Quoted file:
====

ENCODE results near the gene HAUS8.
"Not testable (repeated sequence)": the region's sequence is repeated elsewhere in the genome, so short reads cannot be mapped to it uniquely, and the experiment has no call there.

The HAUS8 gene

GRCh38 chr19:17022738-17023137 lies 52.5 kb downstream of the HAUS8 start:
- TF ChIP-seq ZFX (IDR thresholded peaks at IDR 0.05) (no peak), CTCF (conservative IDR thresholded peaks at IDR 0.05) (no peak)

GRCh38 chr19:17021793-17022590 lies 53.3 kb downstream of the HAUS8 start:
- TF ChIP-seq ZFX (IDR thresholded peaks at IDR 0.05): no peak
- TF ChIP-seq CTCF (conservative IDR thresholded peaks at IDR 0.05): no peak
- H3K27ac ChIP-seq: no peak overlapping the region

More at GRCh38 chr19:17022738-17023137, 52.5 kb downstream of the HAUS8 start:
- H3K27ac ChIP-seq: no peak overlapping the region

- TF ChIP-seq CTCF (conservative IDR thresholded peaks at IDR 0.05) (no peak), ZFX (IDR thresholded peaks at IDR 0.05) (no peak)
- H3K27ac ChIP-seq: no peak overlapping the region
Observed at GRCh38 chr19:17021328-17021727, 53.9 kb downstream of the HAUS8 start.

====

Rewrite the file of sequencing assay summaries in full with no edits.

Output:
ENCODE results near the gene HAUS8.
"Not testable (repeated sequence)": the region's sequence is repeated elsewhere in the genome, so short reads cannot be mapped to it uniquely, and the experiment has no call there.

The HAUS8 gene

GRCh38 chr19:17022738-17023137 lies 52.5 kb downstream of the HAUS8 start:
- TF ChIP-seq ZFX (IDR thresholded peaks at IDR 0.05) (no peak), CTCF (conservative IDR thresholded peaks at IDR 0.05) (no peak)

GRCh38 chr19:17021793-17022590 lies 53.3 kb downstream of the HAUS8 start:
- TF ChIP-seq ZFX (IDR thresholded peaks at IDR 0.05): no peak
- TF ChIP-seq CTCF (conservative IDR thresholded peaks at IDR 0.05): no peak
- H3K27ac ChIP-seq: no peak overlapping the region

More at GRCh38 chr19:17022738-17023137, 52.5 kb downstream of the HAUS8 start:
- H3K27ac ChIP-seq: no peak overlapping the region

- TF ChIP-seq CTCF (conservative IDR thresholded peaks at IDR 0.05) (no peak), ZFX (IDR thresholded peaks at IDR 0.05) (no peak)
- H3K27ac ChIP-seq: no peak overlapping the region
Observed at GRCh38 chr19:17021328-17021727, 53.9 kb downstream of the HAUS8 start.